The biggest challenge and the biggest adventure is to comprehend the aboriginal community here.
About 400 mixed caste aboriginals live in extended family groups which appear to change continually and cover all ages from babies to white haired elders. Although apparently all are baptised Catholics only about twenty attend Mass on Sundays.
The kinship laws of their former culture are still very strong and shape their actions and behaviour. It appears that no one ‘owns’ anything of their own and everything is available to everyone. So even small children arrive at the shop with their parents’ credit cards and know the pin numbers too – as does everyone else it seems. Kids’ bikes float around the community so that the child who got one for Christmas may finally get hold of it again after it has circulated among the community kids for a few weeks. They seem to accept this. Of course no one takes any care of the thing so it has a very short life but no one seems to worry.
Sounds like a great system with everyone sharing, however, the down side is that it acts as a disincentive to anyone who wants to work and earn extra money because they must give to anyone else in the family who asks for it. So every day anyone who gets a food voucher, by working for the Mission or because they are in need, rushes into the shop and spends it all, presumably before anyone else can get their hands on it.
The cost of maintaining this community must be enormous. Virtually everyone is on a government benefit of one kind or another and the place is bristling with government welfare departments of all sorts who fly personnel in and out, providing for everyone’s every need – all free. The place has just been provided with a brand new power station (diesel) and an elaborate, new women’s refuge is currently under construction. In a remote place like this, construction costs are enormous, not only because of the cost of shipping in building materials and equipment but because construction crews must be accommodated and paid isolation and other allowances. Our Mission provides accommodation for such workers which helps balance our budget. Good basic houses have been provided for the community and are maintained at public expense.
As most people have plenty of time on their hands, a thriving gambling industry has developed, based on playing cards, which drives people from riches to rags every day. This is the main reason the Mission needs to provide food vouchers and an op-shop. Beyond Gambling has at least two full time employees in this community. We can tell when there is a card game on in the town by the rush of people at 7 am to use the ATM in the shop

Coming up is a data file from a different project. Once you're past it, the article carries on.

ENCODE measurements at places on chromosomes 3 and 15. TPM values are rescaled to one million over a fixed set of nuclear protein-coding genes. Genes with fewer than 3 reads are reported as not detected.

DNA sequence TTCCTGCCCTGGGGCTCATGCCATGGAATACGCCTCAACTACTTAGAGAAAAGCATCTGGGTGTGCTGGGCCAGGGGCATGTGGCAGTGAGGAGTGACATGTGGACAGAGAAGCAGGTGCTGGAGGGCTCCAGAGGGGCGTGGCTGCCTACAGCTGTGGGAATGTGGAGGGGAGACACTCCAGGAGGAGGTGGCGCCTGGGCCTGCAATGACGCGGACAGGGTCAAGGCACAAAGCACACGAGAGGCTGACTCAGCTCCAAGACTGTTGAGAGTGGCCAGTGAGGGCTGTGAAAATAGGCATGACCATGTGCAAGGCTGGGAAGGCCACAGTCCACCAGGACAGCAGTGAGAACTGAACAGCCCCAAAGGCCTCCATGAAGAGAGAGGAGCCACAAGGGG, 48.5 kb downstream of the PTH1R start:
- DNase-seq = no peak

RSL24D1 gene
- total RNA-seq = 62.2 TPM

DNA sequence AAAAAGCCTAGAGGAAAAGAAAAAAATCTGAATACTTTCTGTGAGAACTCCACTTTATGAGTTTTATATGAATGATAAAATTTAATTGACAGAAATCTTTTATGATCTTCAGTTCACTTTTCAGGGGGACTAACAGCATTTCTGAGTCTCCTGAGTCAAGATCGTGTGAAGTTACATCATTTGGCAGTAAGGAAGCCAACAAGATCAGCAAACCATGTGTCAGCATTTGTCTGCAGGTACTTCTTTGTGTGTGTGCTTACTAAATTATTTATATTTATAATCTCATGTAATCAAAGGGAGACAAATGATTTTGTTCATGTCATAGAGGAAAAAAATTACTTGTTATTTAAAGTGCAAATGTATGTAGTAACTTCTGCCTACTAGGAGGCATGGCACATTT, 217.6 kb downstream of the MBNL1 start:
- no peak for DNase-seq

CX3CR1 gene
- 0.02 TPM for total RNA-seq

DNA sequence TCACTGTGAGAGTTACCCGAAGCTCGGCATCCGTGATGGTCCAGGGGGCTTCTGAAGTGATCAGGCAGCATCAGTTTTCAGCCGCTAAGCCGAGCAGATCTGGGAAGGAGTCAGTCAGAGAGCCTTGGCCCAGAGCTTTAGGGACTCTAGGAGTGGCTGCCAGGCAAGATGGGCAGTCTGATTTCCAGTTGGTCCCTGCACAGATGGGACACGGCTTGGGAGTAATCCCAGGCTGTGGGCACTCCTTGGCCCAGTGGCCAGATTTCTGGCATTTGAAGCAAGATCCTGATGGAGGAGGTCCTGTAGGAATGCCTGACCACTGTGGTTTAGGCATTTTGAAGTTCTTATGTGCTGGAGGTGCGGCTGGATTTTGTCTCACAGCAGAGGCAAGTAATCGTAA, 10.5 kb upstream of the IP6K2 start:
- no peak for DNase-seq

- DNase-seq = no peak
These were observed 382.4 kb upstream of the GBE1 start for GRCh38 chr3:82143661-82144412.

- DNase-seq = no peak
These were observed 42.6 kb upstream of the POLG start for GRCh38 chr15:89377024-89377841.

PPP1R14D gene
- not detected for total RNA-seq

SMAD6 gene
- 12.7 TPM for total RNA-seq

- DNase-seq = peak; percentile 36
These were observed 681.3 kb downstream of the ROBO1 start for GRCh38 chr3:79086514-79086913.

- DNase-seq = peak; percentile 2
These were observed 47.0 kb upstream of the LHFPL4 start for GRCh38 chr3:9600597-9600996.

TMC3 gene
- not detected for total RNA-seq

We don’t know how, but a steady stream of drugs and alcohol seem to find their way into the community, despite the road being closed for months. Also smoking is very widespread.
Family feuds are quite commonplace with their vehicles being the main scapegoats. Consequently almost all vehicles are in various stages of disrepair, frequently with broken or absent windscreens. Who cares, it’s always warm up here and not having a windscreen makes it easier for the kids to hop in and out. Almost no vehicles are registered and seem to squeeze in at least 12 people of all ages, which helps a lot when push starting them. Teenage drivers are common.
It’s sad to see their culture slipping away with the death of each elder, as the younger people are readily adapting to western culture, particularly its worst bits. They spend lots of time in front of the TV and every time they buy fishing tackle or hamburgers steadily they become more like us. Nothing is going to stop it. Eventually, like us, they too will have to visit a museum to see how their ancestors lived. I think that is a great pity, as we westerners could benefit very much from aspects of their culture such as their capacity to share, live in community and not ceaselessly chase material possessions, as we do.
However, once future governments become unwilling or unable to continue pouring funds into Kalumburu, what will be its future? How long do you continue to fund one dying culture from another one? I suspect a future government will one day be forced to progressively reduce funding so that the locals will be faced with two alternatives: become financially self supporting or move out. Either way, the rationale of the original Benedictine Mission will be affirmed.